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poetry video: on the genesis of the alchemy
part 2

Regardless of whether an artist is straight or gay, whether of homeland origin or born abroad, whether they were classically-trained or their artistry arose in nightclubs and bars, you should be seeing something particular about all the artists in this milieu: Speaking figuratively, they all live in two houses (and, if they think aurally as well, often in more than two). They embrace language as they embrace image. They use image with language. They use image versus language. They conduct exchange between what we see, what we hear, and what we read, all in single, creative, timebased works, converging on a particular goal: to affect what we think.

Now, that might be considered one definition of a poetry video, by describing the artist's function. Later on, we'll have a chance to ask the other contributing artists what they think a poetry video should do, or should be. But first, before embarking on this program, I want to clarify why I call this genre "poetry video," and perhaps explain what a poetry video is and is not.

In the 1980s, television was awash with music video. But it seemed to a few of us media-literate poets that a poem could just as easily be the subject, instead of a commercial song.
... the image, language, and sound in a poetry video all bear aesthetic duties. A video that merely records a poetry reading or performance is [merely] a documentation video...
For example, Quraysh Ali Lansana and I spent many afternoons in Wicker Park cafés figuring out just how we'd like to make this work, not only from the technical angles but from the aesthetic angles as well. When it came to naming this form, we simply swapped out "music" for "poetry", and the "poetry video" idea took hold between us and other members of our artistic circle.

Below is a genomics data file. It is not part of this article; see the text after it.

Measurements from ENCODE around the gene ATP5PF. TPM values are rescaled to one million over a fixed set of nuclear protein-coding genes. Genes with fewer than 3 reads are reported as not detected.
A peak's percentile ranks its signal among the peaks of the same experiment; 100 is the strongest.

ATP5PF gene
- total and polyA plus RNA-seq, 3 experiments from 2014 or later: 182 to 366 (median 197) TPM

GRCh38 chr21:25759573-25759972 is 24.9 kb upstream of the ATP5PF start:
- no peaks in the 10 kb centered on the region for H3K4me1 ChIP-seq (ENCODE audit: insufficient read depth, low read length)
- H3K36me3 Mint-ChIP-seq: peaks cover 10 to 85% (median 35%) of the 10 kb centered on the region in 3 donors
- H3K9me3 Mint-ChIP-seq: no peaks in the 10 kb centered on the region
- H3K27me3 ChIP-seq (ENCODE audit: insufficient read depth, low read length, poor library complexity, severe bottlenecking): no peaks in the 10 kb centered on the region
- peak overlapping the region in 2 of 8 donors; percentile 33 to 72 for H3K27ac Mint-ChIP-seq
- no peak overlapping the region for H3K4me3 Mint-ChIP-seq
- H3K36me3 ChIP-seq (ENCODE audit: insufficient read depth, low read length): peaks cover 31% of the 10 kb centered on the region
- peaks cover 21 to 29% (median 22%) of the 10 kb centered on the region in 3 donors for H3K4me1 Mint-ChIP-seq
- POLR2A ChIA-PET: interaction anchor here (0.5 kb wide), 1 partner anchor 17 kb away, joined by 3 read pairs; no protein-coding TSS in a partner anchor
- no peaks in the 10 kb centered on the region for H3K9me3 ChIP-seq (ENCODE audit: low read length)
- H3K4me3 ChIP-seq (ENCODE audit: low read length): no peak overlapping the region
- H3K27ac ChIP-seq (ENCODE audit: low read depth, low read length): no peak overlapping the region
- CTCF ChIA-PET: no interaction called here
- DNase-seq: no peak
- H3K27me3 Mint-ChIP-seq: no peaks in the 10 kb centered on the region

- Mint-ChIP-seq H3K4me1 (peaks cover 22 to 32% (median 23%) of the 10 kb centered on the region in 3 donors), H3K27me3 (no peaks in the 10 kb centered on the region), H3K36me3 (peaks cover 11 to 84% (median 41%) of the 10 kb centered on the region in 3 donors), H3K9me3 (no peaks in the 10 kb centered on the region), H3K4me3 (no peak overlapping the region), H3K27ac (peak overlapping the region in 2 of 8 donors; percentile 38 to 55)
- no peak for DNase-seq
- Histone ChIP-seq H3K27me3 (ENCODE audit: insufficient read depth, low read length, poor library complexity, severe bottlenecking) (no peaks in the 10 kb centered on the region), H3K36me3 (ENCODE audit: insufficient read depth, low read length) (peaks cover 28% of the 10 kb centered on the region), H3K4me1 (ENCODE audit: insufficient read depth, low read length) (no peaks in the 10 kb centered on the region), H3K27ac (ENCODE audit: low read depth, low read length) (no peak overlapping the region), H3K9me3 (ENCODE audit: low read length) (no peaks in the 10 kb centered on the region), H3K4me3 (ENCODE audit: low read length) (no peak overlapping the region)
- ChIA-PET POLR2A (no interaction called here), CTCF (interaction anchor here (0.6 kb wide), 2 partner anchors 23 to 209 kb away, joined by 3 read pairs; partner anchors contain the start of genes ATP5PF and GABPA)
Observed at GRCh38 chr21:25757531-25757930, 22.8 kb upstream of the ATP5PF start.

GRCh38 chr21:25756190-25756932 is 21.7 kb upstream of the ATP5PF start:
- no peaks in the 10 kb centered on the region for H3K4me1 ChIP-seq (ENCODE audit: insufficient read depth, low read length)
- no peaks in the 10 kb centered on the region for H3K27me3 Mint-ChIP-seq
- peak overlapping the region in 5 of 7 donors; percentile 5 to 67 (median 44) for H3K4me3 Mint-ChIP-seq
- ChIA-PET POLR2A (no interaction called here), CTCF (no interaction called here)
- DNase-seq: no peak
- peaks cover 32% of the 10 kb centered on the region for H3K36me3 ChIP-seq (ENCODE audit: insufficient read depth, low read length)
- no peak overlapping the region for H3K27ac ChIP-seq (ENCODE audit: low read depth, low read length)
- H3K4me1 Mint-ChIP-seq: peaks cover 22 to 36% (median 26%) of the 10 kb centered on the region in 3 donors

You often see and hear the term "videopoem" or "poetry film" in other places, meaning just about the same thing, and that's fine. There are other conclaves of artists that use somewhat trademarked names, such as "cin(e)poetry" or "poetry clip." And this is just the diversity of the term in English. Parallel situations around nomenclature exist in other languages, such as German, Italian, and Russian. Sometimes critique in those languages defers to the most popular perceived term in English, but more often it stands in the native tongue.

But this Babel aside, it's important to remember that at all these terms should refer to creative expressions where there is a poem. This is sort of like Clara Peller saying, "Where's the beef?" If you can't find the poem, it's probably not a poetry video. Some kind of language art has to be in the video, whether it is printed, spoken, or even performed in sign language. And indeed, poetry in a video has been performed in sign language, even by Chicagoans.

Also, while there's no necessary hierarchy between them, the image, language, and sound in a poetry video all bear aesthetic duties. A video that merely records a poetry reading or performance is a documentation video. Now, that performance may be fantastic to watch, but in the end a documentation video simply serves as a conduit of the performance's aesthetic, and does not express so much of an aesthetic by itself.

Finally, we recognize that cross-informance -- a kind of power contextualization -- happens in poetry video. The image means more than it would on its own because of the language. The language means more because of the image. Both the language and image mean something else again because of the sound treatment and music, if they exist. And the sound becomes else in the presence the language and image. Poetry video artists exploit this to constructive ends, recognizing that the intersection of these experiences locates meaning for the viewer.

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